By Debbie le Quesne

Setting the benchmark on fees

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Worcestershire County Council are doing it differently this year . . .

Last year the authority went through an exercise to understand what the cost of residential and nursing care were in the county.

They utilised a process designed by ADASS (Directors of Adult Social Services across the Country)

It was relatively simples and not too daunting for care providers who do not employ full time accountants. Homes were asked to put their own costs against a list of headings, highlighting outgoings such as food, insurance and training.

The complexities of establishing profit, however, were difficult as mortgages and rents differ between providers. Such a financial indicator is therefore unreliable data for getting a clear overall picture of provider costs.

Results of last year’s survey threw up a raft of varying figures and I’m not surprised. Inevitably, it didn’t help the council.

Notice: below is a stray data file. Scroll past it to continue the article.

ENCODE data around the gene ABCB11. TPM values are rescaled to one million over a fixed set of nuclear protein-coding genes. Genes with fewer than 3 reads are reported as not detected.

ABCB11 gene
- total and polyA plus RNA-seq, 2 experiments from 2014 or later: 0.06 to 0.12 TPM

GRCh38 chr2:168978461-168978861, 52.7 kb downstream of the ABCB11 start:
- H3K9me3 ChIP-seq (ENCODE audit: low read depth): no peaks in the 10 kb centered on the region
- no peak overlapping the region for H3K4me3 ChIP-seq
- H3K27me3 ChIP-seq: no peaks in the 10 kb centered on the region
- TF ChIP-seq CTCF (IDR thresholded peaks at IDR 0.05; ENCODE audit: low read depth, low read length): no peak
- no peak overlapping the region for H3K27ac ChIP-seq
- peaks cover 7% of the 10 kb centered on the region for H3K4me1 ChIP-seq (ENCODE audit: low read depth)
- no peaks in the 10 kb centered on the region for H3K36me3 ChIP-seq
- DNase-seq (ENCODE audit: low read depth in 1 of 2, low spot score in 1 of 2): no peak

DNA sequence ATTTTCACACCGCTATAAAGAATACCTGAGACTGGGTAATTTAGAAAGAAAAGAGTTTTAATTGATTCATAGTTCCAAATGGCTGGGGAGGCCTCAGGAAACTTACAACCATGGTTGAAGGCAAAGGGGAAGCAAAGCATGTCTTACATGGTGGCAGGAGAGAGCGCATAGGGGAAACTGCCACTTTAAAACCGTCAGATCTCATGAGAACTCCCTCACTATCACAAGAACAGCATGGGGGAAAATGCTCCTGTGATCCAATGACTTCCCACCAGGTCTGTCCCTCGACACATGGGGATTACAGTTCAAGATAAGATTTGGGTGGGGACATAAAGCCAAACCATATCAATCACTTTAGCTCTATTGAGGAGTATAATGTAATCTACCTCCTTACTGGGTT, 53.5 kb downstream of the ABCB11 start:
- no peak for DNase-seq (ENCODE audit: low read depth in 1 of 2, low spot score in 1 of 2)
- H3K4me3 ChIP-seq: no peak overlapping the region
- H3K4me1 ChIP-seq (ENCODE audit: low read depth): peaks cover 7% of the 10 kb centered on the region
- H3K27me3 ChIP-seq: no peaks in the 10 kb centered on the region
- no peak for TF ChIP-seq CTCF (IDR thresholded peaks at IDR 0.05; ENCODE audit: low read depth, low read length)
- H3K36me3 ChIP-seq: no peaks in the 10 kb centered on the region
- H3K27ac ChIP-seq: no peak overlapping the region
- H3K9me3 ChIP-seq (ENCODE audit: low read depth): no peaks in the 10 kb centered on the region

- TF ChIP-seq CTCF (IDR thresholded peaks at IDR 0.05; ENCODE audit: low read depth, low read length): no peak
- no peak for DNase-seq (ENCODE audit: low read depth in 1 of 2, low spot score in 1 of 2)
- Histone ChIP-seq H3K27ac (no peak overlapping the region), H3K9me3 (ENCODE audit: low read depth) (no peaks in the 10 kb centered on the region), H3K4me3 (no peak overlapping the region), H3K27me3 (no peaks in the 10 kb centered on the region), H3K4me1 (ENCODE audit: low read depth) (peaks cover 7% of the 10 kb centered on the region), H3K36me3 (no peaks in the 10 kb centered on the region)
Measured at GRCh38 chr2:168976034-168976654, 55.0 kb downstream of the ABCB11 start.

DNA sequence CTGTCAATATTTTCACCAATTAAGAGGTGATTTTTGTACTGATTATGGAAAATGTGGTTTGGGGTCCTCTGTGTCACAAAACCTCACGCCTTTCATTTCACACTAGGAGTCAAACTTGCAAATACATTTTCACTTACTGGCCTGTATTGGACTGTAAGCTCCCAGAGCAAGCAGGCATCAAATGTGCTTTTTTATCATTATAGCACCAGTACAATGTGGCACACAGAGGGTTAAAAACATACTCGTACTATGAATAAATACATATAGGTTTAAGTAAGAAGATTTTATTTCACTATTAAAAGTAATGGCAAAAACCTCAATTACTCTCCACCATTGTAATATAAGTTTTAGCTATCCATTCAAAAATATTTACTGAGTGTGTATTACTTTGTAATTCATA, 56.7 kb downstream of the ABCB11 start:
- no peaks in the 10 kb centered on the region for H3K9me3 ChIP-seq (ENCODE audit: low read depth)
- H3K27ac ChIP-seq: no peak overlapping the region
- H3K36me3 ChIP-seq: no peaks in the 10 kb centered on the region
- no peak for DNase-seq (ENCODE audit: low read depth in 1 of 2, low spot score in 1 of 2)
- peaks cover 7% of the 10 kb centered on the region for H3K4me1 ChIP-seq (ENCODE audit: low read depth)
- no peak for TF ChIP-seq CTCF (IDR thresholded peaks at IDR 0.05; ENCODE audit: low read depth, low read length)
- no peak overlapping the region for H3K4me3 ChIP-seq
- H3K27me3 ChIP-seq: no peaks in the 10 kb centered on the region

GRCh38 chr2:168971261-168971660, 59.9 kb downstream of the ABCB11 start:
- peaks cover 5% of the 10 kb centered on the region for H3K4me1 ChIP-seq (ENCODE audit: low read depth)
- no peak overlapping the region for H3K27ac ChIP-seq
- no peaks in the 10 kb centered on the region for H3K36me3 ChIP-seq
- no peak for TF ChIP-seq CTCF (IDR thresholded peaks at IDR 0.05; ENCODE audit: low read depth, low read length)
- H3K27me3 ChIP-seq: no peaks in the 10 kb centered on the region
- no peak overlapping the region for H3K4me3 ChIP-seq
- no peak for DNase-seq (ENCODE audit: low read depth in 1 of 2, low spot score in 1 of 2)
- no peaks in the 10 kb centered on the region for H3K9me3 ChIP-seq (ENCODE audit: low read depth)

So this year sees a new approach. The council would now like to understand not what care providers pay, but what they should be paying to provide care which is compliant with CQC.

This means that some homes should submit higher figures and some lower. Higher figures are likely to come from homes which have been putting off reinvestment or non-essential repairs.

Lower figures are likely from homes that have many private residents who pay higher rates.

In my opinion, the ‘what they should be paying’ question is a tricky ask for members. Just how does one decide that a particular element of care, service or equipment constitutes something that is basic service or something much more within the compliance frame?

The association will be sending out details and the questionnaire.


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